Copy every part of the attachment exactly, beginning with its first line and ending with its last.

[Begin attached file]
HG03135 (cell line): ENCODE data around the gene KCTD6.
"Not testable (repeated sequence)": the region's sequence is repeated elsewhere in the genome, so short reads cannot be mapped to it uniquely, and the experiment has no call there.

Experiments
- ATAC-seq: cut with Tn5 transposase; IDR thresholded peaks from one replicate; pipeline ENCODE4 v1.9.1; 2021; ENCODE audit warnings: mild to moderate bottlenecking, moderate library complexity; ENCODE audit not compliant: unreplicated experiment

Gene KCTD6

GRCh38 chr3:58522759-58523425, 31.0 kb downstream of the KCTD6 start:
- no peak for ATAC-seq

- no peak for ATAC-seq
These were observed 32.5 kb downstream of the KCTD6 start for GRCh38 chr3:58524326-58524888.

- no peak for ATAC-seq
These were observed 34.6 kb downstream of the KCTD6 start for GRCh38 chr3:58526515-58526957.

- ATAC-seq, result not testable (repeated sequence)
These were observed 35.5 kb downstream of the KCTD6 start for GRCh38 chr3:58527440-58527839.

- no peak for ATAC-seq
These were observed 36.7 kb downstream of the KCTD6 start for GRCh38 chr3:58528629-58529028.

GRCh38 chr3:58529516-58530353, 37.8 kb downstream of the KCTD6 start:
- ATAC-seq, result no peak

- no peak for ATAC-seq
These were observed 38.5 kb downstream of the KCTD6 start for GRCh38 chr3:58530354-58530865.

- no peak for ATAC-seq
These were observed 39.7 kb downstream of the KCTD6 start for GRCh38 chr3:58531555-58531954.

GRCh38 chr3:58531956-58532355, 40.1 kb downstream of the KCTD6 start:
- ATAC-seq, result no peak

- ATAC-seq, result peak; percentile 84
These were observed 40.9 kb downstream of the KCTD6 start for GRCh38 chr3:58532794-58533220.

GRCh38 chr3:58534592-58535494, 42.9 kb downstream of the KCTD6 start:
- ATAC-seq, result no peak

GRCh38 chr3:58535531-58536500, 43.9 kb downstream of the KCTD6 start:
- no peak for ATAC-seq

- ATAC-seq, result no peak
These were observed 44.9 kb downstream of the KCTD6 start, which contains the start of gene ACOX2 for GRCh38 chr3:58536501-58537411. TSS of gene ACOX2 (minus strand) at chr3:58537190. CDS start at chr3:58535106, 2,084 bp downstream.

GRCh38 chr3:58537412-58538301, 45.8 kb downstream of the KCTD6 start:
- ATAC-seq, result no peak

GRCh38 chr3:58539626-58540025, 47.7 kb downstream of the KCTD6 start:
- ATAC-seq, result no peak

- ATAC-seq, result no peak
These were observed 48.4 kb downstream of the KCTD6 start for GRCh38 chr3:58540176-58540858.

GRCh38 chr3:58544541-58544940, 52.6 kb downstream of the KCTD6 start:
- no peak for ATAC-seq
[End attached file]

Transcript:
HG03135 (cell line): ENCODE data around the gene KCTD6.
"Not testable (repeated sequence)": the region's sequence is repeated elsewhere in the genome, so short reads cannot be mapped to it uniquely, and the experiment has no call there.

Experiments
- ATAC-seq: cut with Tn5 transposase; IDR thresholded peaks from one replicate; pipeline ENCODE4 v1.9.1; 2021; ENCODE audit warnings: mild to moderate bottlenecking, moderate library complexity; ENCODE audit not compliant: unreplicated experiment

Gene KCTD6

GRCh38 chr3:58522759-58523425, 31.0 kb downstream of the KCTD6 start:
- no peak for ATAC-seq

- no peak for ATAC-seq
These were observed 32.5 kb downstream of the KCTD6 start for GRCh38 chr3:58524326-58524888.

- no peak for ATAC-seq
These were observed 34.6 kb downstream of the KCTD6 start for GRCh38 chr3:58526515-58526957.

- ATAC-seq, result not testable (repeated sequence)
These were observed 35.5 kb downstream of the KCTD6 start for GRCh38 chr3:58527440-58527839.

- no peak for ATAC-seq
These were observed 36.7 kb downstream of the KCTD6 start for GRCh38 chr3:58528629-58529028.

GRCh38 chr3:58529516-58530353, 37.8 kb downstream of the KCTD6 start:
- ATAC-seq, result no peak

- no peak for ATAC-seq
These were observed 38.5 kb downstream of the KCTD6 start for GRCh38 chr3:58530354-58530865.

- no peak for ATAC-seq
These were observed 39.7 kb downstream of the KCTD6 start for GRCh38 chr3:58531555-58531954.

GRCh38 chr3:58531956-58532355, 40.1 kb downstream of the KCTD6 start:
- ATAC-seq, result no peak

- ATAC-seq, result peak; percentile 84
These were observed 40.9 kb downstream of the KCTD6 start for GRCh38 chr3:58532794-58533220.

GRCh38 chr3:58534592-58535494, 42.9 kb downstream of the KCTD6 start:
- ATAC-seq, result no peak

GRCh38 chr3:58535531-58536500, 43.9 kb downstream of the KCTD6 start:
- no peak for ATAC-seq

- ATAC-seq, result no peak
These were observed 44.9 kb downstream of the KCTD6 start, which contains the start of gene ACOX2 for GRCh38 chr3:58536501-58537411. TSS of gene ACOX2 (minus strand) at chr3:58537190. CDS start at chr3:58535106, 2,084 bp downstream.

GRCh38 chr3:58537412-58538301, 45.8 kb downstream of the KCTD6 start:
- ATAC-seq, result no peak

GRCh38 chr3:58539626-58540025, 47.7 kb downstream of the KCTD6 start:
- ATAC-seq, result no peak

- ATAC-seq, result no peak
These were observed 48.4 kb downstream of the KCTD6 start for GRCh38 chr3:58540176-58540858.

GRCh38 chr3:58544541-58544940, 52.6 kb downstream of the KCTD6 start:
- no peak for ATAC-seq